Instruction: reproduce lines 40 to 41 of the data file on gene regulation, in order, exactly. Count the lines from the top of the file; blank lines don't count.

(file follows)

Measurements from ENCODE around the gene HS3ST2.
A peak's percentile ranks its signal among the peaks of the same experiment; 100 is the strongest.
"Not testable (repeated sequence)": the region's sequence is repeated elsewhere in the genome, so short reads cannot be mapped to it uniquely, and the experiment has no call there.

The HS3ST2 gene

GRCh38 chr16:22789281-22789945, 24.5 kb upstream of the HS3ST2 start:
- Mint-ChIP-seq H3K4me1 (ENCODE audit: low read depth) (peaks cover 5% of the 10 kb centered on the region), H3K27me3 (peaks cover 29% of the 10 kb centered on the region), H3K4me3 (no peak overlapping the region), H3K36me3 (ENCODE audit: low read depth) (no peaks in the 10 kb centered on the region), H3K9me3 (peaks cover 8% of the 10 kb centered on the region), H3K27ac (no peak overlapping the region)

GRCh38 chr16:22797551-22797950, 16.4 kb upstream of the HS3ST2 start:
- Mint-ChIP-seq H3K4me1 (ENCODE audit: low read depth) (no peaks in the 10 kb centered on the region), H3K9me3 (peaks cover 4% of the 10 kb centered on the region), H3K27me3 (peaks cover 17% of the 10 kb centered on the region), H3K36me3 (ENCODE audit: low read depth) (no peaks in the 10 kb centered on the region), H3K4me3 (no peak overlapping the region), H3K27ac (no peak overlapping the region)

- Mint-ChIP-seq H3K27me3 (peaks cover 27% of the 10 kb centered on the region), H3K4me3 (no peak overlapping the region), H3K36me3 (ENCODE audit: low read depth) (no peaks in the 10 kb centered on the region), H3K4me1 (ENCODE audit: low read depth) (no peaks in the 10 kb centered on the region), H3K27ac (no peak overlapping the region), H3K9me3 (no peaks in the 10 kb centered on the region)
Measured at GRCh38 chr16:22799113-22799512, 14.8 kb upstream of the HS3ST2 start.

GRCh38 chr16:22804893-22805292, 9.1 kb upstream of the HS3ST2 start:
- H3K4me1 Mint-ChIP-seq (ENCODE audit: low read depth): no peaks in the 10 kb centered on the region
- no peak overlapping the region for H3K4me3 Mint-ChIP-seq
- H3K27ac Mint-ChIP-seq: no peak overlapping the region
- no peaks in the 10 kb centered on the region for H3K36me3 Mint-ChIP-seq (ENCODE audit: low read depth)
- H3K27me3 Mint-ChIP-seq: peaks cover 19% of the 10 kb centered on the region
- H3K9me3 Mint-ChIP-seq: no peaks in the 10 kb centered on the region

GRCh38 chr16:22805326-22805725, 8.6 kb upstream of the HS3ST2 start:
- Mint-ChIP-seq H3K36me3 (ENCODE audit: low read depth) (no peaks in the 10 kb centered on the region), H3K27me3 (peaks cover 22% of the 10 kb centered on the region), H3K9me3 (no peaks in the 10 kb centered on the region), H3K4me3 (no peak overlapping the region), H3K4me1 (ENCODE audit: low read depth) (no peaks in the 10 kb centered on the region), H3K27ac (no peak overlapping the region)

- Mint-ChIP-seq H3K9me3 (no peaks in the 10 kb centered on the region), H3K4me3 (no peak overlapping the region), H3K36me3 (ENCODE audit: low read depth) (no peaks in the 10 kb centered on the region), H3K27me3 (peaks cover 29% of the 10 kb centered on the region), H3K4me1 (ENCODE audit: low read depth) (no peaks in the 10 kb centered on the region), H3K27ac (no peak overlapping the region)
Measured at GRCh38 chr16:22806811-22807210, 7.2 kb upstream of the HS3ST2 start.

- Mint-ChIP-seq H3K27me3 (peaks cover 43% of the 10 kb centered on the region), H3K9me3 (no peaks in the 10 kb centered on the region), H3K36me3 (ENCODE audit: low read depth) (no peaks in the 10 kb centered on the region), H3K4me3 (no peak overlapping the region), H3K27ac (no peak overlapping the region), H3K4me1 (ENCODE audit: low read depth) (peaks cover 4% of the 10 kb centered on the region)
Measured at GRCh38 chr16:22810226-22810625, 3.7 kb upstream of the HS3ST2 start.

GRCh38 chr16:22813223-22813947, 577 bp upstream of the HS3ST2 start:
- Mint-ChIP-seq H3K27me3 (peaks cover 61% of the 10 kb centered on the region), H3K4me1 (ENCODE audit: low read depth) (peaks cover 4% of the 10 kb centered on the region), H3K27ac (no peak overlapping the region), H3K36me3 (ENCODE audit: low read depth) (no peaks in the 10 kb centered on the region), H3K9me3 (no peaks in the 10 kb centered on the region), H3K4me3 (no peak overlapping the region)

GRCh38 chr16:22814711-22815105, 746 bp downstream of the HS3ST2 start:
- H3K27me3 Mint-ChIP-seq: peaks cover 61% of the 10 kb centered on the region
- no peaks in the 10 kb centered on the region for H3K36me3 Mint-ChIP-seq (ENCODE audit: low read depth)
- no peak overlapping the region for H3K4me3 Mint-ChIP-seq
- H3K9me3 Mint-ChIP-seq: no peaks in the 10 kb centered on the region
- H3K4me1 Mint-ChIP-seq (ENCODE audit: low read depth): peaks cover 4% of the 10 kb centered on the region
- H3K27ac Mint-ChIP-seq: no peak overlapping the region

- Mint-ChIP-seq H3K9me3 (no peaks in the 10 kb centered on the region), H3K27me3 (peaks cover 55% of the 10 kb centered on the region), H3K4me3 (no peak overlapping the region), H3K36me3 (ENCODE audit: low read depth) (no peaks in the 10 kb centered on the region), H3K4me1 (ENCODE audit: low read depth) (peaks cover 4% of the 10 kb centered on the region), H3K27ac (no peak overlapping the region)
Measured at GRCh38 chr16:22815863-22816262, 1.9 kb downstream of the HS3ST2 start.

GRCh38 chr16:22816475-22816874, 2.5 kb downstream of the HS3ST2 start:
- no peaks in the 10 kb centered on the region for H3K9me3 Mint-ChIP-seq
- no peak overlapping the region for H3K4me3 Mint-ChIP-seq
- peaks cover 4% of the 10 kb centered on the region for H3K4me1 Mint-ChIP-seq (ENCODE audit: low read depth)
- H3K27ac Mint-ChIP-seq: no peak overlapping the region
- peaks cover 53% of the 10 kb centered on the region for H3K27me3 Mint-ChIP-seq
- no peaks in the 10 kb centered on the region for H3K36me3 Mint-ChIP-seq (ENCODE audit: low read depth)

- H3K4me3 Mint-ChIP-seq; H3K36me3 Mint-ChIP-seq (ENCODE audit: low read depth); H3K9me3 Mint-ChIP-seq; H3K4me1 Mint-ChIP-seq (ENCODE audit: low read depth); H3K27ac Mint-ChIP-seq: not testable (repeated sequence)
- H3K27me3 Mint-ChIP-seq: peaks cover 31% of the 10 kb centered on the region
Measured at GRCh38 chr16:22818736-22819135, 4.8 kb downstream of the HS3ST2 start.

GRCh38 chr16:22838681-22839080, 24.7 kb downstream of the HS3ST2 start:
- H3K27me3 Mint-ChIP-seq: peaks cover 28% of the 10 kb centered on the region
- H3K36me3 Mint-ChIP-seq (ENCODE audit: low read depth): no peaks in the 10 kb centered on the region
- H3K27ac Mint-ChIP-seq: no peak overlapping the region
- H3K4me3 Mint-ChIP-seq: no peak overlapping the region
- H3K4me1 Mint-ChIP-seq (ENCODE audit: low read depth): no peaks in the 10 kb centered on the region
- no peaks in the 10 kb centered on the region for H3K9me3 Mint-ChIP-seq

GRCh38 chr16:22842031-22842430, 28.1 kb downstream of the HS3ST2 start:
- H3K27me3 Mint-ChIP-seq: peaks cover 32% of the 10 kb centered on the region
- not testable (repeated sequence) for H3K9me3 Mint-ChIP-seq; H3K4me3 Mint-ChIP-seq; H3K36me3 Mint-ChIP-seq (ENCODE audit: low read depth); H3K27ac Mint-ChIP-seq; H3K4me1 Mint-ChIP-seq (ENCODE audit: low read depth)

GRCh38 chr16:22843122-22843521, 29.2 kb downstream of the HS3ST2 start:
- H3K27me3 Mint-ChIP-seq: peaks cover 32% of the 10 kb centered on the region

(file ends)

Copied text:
- peaks cover 53% of the 10 kb centered on the region for H3K27me3 Mint-ChIP-seq
- no peaks in the 10 kb centered on the region for H3K36me3 Mint-ChIP-seq (ENCODE audit: low read depth)